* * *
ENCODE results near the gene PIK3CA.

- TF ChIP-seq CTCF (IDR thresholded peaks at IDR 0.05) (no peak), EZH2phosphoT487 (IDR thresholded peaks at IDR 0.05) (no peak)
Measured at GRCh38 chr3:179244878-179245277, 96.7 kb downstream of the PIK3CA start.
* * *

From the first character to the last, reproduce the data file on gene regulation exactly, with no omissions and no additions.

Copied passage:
ENCODE results near the gene PIK3CA.

- TF ChIP-seq CTCF (IDR thresholded peaks at IDR 0.05) (no peak), EZH2phosphoT487 (IDR thresholded peaks at IDR 0.05) (no peak)
Measured at GRCh38 chr3:179244878-179245277, 96.7 kb downstream of the PIK3CA start.